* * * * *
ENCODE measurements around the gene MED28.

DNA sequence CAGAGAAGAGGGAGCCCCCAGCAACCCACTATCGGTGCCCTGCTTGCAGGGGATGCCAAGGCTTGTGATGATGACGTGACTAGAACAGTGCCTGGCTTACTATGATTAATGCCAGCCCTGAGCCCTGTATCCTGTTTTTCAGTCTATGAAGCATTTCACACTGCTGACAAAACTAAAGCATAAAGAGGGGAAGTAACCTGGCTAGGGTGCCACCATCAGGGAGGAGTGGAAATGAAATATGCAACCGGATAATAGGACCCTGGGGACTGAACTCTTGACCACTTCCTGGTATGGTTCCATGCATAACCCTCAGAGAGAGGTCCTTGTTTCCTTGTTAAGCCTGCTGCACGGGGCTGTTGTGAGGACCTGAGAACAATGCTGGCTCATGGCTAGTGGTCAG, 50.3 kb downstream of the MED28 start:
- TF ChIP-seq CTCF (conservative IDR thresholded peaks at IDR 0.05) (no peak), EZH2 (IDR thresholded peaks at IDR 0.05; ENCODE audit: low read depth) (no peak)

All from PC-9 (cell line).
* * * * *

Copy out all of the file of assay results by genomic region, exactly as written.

ENCODE measurements around the gene MED28.

DNA sequence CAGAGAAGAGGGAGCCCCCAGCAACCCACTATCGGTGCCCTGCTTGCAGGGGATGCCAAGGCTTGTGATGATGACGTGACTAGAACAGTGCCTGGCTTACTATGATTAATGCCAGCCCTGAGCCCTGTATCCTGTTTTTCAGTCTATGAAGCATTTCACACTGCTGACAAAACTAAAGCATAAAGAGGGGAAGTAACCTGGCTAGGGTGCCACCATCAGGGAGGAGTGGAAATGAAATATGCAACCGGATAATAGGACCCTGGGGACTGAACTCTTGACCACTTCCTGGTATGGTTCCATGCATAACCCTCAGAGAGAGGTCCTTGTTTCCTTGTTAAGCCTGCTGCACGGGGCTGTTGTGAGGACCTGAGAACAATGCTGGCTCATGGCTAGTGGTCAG, 50.3 kb downstream of the MED28 start:
- TF ChIP-seq CTCF (conservative IDR thresholded peaks at IDR 0.05) (no peak), EZH2 (IDR thresholded peaks at IDR 0.05; ENCODE audit: low read depth) (no peak)

All from PC-9 (cell line).